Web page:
Unfortunate dynamic linking for everything

Colin Percival colin.percival at wadham.ox.ac.uk
Tue Nov 18 16:22:40 PST 2003

At 17:06 18/11/2003 -0700, Scott Long wrote:
>Our rationale for encouraging Gordon is as follows:
>1.  4.x upgrade path:  As we approach 5-STABLE, a lot of users might want
>     to upgrade from 4-STABLE.  Historically in 4.x, the / partition has
>     been very modest in size.  One just simply cannot cram the bloat that
>     has grown in 5.x into a 4.x partition scheme.  Of course there is the
>     venerable 'dump - clean install - restore' scheme, but we were looking
>     for something a little more user-friendly.

   Of course, making / dynamic results in added complication of removing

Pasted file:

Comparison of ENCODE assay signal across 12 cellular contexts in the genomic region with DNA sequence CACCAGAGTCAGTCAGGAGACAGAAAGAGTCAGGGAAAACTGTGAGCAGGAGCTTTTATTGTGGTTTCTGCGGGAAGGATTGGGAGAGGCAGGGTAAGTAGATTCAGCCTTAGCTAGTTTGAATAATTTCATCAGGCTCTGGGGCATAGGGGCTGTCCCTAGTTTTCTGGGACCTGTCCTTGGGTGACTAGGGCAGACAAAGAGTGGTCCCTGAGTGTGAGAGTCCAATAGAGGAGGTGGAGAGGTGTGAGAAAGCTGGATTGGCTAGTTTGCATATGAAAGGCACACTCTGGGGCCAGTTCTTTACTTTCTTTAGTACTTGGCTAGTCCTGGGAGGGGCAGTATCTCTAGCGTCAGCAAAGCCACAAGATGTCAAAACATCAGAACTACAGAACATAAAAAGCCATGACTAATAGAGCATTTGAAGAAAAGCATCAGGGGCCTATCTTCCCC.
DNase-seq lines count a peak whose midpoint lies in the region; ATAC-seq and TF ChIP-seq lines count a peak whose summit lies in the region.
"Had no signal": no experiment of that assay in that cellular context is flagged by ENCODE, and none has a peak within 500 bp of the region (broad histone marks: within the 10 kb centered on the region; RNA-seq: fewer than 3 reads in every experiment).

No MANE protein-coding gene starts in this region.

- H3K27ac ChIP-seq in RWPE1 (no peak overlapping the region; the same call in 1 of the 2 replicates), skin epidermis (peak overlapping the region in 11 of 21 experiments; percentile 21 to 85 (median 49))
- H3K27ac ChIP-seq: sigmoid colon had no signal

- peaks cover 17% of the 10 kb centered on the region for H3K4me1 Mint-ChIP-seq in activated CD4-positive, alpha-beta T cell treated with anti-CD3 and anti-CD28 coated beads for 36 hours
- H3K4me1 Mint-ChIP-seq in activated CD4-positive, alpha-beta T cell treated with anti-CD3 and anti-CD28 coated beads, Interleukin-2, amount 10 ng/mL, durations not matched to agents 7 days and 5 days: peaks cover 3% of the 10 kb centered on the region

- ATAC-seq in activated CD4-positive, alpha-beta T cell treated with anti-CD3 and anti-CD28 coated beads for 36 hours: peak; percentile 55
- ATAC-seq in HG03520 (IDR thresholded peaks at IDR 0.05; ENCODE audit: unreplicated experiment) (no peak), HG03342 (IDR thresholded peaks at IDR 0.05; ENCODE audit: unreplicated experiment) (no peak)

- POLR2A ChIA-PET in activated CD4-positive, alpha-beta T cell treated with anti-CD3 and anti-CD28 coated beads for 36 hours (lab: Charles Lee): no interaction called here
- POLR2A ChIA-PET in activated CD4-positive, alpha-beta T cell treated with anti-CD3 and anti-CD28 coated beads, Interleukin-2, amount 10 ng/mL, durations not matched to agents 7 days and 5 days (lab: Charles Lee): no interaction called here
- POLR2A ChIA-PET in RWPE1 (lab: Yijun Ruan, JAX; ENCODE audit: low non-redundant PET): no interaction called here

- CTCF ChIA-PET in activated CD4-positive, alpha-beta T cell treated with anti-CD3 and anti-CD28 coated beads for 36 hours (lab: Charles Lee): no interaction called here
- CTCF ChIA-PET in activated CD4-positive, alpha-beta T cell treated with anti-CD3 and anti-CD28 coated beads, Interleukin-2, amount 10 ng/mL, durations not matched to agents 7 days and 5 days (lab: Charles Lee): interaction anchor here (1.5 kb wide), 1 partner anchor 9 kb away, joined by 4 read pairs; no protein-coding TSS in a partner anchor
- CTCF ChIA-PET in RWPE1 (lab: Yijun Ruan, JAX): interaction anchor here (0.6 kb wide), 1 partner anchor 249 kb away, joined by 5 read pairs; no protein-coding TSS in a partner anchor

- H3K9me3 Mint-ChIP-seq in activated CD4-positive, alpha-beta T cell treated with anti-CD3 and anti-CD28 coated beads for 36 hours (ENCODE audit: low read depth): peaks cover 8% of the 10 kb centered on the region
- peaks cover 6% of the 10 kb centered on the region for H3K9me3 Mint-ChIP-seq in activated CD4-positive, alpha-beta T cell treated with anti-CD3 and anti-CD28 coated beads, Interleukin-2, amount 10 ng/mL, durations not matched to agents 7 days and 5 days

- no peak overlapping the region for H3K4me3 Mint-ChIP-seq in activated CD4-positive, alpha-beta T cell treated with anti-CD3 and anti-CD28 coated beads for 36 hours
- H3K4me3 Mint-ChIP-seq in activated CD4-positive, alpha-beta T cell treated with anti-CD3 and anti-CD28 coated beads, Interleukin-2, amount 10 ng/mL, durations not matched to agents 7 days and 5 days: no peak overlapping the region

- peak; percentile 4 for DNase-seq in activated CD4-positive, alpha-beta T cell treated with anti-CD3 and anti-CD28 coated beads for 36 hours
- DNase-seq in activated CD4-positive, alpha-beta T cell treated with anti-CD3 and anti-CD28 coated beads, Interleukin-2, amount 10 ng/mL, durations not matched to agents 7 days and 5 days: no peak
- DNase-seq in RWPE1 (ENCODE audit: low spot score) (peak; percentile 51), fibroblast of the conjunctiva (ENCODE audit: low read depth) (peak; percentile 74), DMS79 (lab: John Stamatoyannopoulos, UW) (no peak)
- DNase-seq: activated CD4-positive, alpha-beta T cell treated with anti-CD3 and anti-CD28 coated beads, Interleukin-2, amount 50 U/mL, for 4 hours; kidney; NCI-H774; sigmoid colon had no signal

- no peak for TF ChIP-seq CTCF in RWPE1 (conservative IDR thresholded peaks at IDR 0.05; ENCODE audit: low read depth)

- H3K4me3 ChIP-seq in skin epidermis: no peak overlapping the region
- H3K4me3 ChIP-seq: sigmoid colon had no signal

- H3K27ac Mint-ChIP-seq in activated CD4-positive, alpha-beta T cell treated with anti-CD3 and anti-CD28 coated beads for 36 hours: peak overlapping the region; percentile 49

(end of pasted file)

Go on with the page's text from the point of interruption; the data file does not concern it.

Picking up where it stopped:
old libraries from /usr/lib, now that some of them have moved to /lib...

>3.  Binary security updates: there is a lot of interest in providing a
>     binary update mechanism for doing security updates.  Having a dynamic
>     root means that vulnerable libraries can be updated without having to
>     update all of the static binaries that might use them.

   As far as I'm concerned, this is a non-issue.  Identifying which static 
binaries need to be replaced is now a solved problem, replacing them is 
easy, and if binary patches are used, there is effectively no impact on 
bandwidth usage either.

   On the issue of performance, however: I know people have benchmarked 
fork-bombs, but has anyone done benchmarks with moderate numbers of 
long-lived, library-intensive, processes?  It seems to me that dynamic 
linking could have caching advantages.

Colin Percival

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